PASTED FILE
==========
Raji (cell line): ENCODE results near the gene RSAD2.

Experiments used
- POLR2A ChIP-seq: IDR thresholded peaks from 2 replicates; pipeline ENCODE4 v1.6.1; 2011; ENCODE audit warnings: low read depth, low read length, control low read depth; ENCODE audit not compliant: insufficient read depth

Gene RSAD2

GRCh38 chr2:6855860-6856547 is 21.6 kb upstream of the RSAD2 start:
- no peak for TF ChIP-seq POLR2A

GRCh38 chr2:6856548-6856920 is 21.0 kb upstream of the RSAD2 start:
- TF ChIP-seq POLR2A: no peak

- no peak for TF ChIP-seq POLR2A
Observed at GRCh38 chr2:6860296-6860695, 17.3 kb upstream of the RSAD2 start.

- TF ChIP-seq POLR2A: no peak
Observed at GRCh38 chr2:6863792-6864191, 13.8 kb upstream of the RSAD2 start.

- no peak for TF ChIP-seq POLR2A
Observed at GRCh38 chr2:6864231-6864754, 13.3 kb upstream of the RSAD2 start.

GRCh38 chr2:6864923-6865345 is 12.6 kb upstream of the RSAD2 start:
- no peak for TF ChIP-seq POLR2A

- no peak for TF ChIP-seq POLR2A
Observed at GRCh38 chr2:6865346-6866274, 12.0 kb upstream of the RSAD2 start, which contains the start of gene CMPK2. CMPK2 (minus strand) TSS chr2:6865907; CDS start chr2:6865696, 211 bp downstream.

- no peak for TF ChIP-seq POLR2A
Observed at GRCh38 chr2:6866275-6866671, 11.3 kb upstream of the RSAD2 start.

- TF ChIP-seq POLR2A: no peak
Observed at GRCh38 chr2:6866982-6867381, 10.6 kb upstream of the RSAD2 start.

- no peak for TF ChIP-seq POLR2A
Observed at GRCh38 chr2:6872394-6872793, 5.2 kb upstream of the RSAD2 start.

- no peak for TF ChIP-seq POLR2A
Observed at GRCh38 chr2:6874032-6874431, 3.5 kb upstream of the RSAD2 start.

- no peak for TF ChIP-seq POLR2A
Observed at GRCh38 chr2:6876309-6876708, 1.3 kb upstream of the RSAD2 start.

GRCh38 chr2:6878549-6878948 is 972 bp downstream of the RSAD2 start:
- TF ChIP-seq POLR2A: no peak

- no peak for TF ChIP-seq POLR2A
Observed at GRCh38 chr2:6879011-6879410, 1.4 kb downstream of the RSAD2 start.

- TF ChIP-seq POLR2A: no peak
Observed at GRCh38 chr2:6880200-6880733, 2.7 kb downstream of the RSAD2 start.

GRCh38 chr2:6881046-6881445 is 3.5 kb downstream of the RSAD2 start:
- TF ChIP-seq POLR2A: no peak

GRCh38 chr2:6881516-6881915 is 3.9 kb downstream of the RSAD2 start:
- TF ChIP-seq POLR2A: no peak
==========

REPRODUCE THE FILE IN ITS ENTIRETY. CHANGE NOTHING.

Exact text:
Raji (cell line): ENCODE results near the gene RSAD2.

Experiments used
- POLR2A ChIP-seq: IDR thresholded peaks from 2 replicates; pipeline ENCODE4 v1.6.1; 2011; ENCODE audit warnings: low read depth, low read length, control low read depth; ENCODE audit not compliant: insufficient read depth

Gene RSAD2

GRCh38 chr2:6855860-6856547 is 21.6 kb upstream of the RSAD2 start:
- no peak for TF ChIP-seq POLR2A

GRCh38 chr2:6856548-6856920 is 21.0 kb upstream of the RSAD2 start:
- TF ChIP-seq POLR2A: no peak

- no peak for TF ChIP-seq POLR2A
Observed at GRCh38 chr2:6860296-6860695, 17.3 kb upstream of the RSAD2 start.

- TF ChIP-seq POLR2A: no peak
Observed at GRCh38 chr2:6863792-6864191, 13.8 kb upstream of the RSAD2 start.

- no peak for TF ChIP-seq POLR2A
Observed at GRCh38 chr2:6864231-6864754, 13.3 kb upstream of the RSAD2 start.

GRCh38 chr2:6864923-6865345 is 12.6 kb upstream of the RSAD2 start:
- no peak for TF ChIP-seq POLR2A

- no peak for TF ChIP-seq POLR2A
Observed at GRCh38 chr2:6865346-6866274, 12.0 kb upstream of the RSAD2 start, which contains the start of gene CMPK2. CMPK2 (minus strand) TSS chr2:6865907; CDS start chr2:6865696, 211 bp downstream.

- no peak for TF ChIP-seq POLR2A
Observed at GRCh38 chr2:6866275-6866671, 11.3 kb upstream of the RSAD2 start.

- TF ChIP-seq POLR2A: no peak
Observed at GRCh38 chr2:6866982-6867381, 10.6 kb upstream of the RSAD2 start.

- no peak for TF ChIP-seq POLR2A
Observed at GRCh38 chr2:6872394-6872793, 5.2 kb upstream of the RSAD2 start.

- no peak for TF ChIP-seq POLR2A
Observed at GRCh38 chr2:6874032-6874431, 3.5 kb upstream of the RSAD2 start.

- no peak for TF ChIP-seq POLR2A
Observed at GRCh38 chr2:6876309-6876708, 1.3 kb upstream of the RSAD2 start.

GRCh38 chr2:6878549-6878948 is 972 bp downstream of the RSAD2 start:
- TF ChIP-seq POLR2A: no peak

- no peak for TF ChIP-seq POLR2A
Observed at GRCh38 chr2:6879011-6879410, 1.4 kb downstream of the RSAD2 start.

- TF ChIP-seq POLR2A: no peak
Observed at GRCh38 chr2:6880200-6880733, 2.7 kb downstream of the RSAD2 start.

GRCh38 chr2:6881046-6881445 is 3.5 kb downstream of the RSAD2 start:
- TF ChIP-seq POLR2A: no peak

GRCh38 chr2:6881516-6881915 is 3.9 kb downstream of the RSAD2 start:
- TF ChIP-seq POLR2A: no peak